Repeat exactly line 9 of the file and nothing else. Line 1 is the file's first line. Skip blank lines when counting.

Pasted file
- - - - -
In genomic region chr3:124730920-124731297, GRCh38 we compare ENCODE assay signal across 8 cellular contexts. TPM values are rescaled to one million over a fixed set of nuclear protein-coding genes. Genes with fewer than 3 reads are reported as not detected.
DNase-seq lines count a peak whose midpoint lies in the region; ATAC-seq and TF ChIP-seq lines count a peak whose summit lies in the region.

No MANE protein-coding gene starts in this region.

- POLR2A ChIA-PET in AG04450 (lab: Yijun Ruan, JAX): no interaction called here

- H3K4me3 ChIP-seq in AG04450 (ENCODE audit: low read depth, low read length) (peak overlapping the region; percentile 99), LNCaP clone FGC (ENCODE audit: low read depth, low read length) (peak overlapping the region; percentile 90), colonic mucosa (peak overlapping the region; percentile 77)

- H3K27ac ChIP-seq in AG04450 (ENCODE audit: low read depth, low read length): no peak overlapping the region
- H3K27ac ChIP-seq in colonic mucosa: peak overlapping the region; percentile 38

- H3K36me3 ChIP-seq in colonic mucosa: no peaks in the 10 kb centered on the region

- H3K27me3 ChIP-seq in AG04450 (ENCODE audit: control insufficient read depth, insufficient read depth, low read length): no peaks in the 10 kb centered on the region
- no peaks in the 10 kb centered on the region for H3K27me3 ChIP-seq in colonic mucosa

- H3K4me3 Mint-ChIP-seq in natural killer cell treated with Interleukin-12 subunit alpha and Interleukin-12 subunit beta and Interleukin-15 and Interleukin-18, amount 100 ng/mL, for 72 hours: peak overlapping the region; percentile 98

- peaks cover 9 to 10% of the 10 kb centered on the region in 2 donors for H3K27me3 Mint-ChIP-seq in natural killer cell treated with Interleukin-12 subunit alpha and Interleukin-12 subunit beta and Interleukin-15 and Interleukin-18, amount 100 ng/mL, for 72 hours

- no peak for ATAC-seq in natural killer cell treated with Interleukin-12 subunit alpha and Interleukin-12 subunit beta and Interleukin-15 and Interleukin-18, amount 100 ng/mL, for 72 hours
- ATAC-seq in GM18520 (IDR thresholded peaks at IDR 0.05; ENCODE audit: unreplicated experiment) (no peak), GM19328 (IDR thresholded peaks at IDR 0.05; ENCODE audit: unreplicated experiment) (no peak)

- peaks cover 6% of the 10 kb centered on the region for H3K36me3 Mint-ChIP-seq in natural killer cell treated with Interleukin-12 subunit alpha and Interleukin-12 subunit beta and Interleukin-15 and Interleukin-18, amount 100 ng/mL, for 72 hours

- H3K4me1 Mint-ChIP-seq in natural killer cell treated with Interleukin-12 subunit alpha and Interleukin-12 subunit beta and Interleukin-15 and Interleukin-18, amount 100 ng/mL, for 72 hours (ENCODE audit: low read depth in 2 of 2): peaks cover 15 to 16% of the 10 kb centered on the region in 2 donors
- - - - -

- H3K27me3 ChIP-seq in AG04450 (ENCODE audit: control insufficient read depth, insufficient read depth, low read length): no peaks in the 10 kb centered on the region